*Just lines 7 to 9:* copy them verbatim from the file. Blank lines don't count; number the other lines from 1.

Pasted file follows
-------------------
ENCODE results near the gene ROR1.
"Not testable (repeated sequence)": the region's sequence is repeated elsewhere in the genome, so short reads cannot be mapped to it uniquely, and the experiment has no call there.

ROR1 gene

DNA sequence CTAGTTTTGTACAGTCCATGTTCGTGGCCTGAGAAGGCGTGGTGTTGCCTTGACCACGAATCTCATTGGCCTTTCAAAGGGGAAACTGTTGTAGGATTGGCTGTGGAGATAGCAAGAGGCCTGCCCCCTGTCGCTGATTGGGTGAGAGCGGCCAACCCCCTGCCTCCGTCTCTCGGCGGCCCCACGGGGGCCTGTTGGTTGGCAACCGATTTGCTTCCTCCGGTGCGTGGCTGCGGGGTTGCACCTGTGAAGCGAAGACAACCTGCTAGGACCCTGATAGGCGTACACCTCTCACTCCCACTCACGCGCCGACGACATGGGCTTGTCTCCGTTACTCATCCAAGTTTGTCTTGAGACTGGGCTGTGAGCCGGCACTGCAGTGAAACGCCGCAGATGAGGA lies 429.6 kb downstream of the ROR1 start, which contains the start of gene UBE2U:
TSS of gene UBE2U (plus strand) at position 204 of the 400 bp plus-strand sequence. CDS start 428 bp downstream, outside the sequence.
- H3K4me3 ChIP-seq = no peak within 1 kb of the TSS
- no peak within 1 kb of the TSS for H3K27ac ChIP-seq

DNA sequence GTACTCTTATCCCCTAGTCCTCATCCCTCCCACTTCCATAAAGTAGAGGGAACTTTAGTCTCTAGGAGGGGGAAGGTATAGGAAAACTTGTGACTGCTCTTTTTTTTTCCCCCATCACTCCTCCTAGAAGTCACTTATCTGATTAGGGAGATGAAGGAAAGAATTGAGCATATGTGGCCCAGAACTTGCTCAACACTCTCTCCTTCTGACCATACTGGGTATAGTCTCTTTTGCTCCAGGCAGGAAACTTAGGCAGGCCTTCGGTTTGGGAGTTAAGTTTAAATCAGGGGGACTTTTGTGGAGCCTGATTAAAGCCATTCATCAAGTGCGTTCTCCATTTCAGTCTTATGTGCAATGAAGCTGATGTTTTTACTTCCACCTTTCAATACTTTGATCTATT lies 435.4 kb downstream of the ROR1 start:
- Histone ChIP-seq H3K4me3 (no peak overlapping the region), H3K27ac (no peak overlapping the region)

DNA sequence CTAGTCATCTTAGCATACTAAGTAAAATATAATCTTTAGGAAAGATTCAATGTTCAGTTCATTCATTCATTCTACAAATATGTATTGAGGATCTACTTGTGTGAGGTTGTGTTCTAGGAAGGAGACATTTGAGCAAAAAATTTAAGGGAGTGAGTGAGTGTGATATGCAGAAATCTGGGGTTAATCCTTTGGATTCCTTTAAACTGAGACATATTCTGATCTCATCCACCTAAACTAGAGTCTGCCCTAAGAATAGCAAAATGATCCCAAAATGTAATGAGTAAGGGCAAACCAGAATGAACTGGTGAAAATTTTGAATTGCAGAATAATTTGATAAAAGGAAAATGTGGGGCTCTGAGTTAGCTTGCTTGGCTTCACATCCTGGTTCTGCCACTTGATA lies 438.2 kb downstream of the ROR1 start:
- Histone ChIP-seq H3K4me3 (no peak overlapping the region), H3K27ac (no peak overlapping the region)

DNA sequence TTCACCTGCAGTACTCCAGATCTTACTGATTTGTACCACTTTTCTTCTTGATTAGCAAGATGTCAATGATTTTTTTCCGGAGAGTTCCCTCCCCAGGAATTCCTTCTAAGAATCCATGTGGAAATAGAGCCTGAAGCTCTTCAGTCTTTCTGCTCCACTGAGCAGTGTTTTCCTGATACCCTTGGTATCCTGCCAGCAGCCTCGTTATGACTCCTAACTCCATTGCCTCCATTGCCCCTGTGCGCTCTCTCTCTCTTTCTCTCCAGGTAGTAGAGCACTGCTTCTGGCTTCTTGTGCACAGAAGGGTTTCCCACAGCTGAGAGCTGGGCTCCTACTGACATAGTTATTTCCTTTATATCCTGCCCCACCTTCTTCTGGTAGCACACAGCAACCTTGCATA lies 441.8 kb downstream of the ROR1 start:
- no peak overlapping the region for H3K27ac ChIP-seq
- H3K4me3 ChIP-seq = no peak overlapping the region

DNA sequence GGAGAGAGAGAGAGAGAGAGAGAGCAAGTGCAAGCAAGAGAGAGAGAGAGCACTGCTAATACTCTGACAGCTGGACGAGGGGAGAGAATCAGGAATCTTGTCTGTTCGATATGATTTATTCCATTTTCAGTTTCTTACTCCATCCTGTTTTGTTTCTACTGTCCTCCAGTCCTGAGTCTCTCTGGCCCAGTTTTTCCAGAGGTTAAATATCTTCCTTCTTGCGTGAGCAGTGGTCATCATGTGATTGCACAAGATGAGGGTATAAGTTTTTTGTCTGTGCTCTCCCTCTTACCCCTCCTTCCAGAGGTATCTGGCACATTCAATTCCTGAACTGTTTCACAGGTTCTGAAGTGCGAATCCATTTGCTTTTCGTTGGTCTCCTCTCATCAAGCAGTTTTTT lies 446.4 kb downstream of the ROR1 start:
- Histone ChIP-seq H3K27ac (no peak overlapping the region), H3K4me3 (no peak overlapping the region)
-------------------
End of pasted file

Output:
- no peak within 1 kb of the TSS for H3K27ac ChIP-seq

DNA sequence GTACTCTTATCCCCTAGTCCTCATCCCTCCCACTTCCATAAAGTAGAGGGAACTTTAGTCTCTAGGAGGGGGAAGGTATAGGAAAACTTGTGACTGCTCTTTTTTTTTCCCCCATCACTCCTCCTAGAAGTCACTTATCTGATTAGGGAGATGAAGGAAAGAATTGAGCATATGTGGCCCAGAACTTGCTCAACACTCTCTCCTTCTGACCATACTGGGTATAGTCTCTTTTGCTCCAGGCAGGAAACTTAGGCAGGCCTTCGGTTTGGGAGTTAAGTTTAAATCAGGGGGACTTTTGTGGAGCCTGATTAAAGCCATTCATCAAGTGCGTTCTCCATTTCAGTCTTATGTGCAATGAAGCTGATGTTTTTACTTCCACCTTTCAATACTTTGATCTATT lies 435.4 kb downstream of the ROR1 start:
- Histone ChIP-seq H3K4me3 (no peak overlapping the region), H3K27ac (no peak overlapping the region)